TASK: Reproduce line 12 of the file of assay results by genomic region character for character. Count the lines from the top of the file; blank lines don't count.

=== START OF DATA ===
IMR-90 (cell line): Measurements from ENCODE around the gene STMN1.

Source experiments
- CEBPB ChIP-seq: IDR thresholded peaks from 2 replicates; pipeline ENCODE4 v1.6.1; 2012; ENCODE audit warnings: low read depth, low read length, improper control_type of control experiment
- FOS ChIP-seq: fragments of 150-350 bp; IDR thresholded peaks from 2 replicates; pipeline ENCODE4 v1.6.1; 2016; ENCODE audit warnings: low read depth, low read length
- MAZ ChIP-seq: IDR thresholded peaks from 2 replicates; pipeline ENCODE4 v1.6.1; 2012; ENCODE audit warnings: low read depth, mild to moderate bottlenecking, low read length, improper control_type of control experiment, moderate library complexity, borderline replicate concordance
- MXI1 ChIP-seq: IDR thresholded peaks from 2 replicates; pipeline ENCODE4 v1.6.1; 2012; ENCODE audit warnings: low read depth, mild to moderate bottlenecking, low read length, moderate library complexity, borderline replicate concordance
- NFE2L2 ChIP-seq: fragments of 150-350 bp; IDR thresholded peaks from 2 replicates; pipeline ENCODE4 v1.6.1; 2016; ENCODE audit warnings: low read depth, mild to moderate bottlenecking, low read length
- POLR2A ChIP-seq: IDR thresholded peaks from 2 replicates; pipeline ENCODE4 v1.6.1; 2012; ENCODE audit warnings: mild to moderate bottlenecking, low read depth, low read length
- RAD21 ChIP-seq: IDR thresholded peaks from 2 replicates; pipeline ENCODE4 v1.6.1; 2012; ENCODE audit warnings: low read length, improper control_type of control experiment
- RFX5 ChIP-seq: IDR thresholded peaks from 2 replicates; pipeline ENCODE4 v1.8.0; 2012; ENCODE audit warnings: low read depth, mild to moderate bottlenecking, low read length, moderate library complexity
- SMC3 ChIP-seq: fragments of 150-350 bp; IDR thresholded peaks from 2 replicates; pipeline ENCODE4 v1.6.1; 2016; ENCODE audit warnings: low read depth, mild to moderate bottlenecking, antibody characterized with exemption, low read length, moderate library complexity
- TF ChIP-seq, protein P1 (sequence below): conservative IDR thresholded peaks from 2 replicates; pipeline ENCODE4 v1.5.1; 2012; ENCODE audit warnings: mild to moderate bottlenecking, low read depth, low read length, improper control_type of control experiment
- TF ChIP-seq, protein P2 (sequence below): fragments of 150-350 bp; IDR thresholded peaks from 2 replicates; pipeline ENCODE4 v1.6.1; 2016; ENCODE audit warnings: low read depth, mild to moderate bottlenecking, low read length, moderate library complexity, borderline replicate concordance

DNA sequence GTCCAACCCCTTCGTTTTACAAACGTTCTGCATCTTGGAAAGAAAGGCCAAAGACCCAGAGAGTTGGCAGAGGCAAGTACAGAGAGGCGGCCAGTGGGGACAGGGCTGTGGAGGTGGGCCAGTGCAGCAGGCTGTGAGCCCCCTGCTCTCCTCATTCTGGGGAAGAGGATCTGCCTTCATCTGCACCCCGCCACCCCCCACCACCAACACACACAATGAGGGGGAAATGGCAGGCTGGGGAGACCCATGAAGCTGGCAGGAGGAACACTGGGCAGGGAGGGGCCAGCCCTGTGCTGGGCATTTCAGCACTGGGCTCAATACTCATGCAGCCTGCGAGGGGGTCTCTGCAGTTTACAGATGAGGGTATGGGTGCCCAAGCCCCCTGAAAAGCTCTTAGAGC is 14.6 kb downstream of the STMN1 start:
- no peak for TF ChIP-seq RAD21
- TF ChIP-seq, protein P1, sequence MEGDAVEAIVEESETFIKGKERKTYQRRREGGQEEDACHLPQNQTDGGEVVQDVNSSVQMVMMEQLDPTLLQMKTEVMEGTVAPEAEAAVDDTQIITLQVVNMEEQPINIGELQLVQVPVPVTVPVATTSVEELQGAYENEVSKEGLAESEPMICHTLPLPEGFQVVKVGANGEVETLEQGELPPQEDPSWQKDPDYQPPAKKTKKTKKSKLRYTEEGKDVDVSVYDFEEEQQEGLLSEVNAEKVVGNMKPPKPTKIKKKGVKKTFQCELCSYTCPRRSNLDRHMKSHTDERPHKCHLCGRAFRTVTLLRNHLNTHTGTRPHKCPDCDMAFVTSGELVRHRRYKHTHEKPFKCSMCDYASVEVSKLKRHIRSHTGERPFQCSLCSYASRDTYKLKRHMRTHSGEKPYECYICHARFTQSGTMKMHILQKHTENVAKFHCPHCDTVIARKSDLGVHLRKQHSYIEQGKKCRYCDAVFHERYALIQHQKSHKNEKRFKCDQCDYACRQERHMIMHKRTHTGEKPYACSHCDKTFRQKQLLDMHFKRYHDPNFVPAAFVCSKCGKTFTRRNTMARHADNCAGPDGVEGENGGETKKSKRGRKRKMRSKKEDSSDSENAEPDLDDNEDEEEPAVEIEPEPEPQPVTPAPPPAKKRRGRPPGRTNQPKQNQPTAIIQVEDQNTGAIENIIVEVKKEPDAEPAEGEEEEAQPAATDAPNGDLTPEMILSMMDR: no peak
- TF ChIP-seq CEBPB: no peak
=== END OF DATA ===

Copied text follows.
- TF ChIP-seq, protein P1 (sequence below): conservative IDR thresholded peaks from 2 replicates; pipeline ENCODE4 v1.5.1; 2012; ENCODE audit warnings: mild to moderate bottlenecking, low read depth, low read length, improper control_type of control experiment